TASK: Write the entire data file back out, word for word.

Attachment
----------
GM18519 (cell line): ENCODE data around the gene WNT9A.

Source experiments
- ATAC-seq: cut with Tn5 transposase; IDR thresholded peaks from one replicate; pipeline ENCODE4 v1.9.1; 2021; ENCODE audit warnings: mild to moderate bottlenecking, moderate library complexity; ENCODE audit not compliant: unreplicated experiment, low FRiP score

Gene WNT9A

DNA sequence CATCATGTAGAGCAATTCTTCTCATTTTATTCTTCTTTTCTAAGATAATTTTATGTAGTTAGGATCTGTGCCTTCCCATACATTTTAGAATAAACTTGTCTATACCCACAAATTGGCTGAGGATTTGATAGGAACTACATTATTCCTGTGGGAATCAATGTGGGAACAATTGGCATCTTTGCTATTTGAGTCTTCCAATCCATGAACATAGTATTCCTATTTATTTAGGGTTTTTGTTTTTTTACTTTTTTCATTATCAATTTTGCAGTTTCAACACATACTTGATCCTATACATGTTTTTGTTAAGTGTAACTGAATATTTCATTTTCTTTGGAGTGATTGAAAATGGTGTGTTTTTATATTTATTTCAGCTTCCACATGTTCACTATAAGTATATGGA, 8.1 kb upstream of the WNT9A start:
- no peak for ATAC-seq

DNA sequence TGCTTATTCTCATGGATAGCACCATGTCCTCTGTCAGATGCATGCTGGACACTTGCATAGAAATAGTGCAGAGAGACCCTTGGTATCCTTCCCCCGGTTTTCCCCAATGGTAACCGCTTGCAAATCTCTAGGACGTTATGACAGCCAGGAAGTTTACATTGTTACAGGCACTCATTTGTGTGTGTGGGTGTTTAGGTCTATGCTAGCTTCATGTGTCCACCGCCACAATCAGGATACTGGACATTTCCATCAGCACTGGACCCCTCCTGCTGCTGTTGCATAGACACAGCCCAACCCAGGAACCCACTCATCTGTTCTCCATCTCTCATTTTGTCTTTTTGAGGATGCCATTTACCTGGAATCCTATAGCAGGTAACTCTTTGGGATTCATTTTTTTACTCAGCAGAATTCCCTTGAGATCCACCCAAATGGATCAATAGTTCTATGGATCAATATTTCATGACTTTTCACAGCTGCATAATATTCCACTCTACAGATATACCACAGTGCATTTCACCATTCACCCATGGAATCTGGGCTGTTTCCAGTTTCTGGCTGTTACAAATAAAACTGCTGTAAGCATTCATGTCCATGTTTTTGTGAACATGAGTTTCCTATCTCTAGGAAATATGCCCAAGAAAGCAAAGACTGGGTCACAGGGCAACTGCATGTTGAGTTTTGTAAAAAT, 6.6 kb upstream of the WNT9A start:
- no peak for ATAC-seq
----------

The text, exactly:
GM18519 (cell line): ENCODE data around the gene WNT9A.

Source experiments
- ATAC-seq: cut with Tn5 transposase; IDR thresholded peaks from one replicate; pipeline ENCODE4 v1.9.1; 2021; ENCODE audit warnings: mild to moderate bottlenecking, moderate library complexity; ENCODE audit not compliant: unreplicated experiment, low FRiP score

Gene WNT9A

DNA sequence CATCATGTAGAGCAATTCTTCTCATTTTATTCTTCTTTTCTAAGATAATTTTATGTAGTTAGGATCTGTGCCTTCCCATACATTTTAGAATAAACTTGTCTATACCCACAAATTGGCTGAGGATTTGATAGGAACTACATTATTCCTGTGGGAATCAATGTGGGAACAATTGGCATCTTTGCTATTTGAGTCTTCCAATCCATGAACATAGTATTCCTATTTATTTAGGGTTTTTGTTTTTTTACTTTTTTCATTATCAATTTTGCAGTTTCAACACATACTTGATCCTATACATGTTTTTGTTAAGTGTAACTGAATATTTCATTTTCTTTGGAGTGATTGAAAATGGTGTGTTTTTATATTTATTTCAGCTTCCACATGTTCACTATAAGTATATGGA, 8.1 kb upstream of the WNT9A start:
- no peak for ATAC-seq

DNA sequence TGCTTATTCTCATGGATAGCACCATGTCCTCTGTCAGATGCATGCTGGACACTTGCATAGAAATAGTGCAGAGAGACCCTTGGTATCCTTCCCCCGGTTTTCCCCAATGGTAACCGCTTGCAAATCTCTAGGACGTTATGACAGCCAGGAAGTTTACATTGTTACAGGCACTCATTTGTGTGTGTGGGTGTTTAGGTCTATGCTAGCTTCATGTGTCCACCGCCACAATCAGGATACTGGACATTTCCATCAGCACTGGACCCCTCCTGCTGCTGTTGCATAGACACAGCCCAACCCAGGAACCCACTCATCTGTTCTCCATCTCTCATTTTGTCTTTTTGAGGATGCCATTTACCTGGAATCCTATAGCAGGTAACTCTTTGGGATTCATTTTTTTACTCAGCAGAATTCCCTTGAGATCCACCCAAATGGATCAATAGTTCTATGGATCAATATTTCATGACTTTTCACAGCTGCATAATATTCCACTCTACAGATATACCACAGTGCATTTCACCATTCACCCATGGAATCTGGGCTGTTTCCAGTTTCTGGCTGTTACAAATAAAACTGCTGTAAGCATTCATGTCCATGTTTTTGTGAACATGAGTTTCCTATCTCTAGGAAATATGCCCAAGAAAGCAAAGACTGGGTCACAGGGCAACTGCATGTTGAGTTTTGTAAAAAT, 6.6 kb upstream of the WNT9A start:
- no peak for ATAC-seq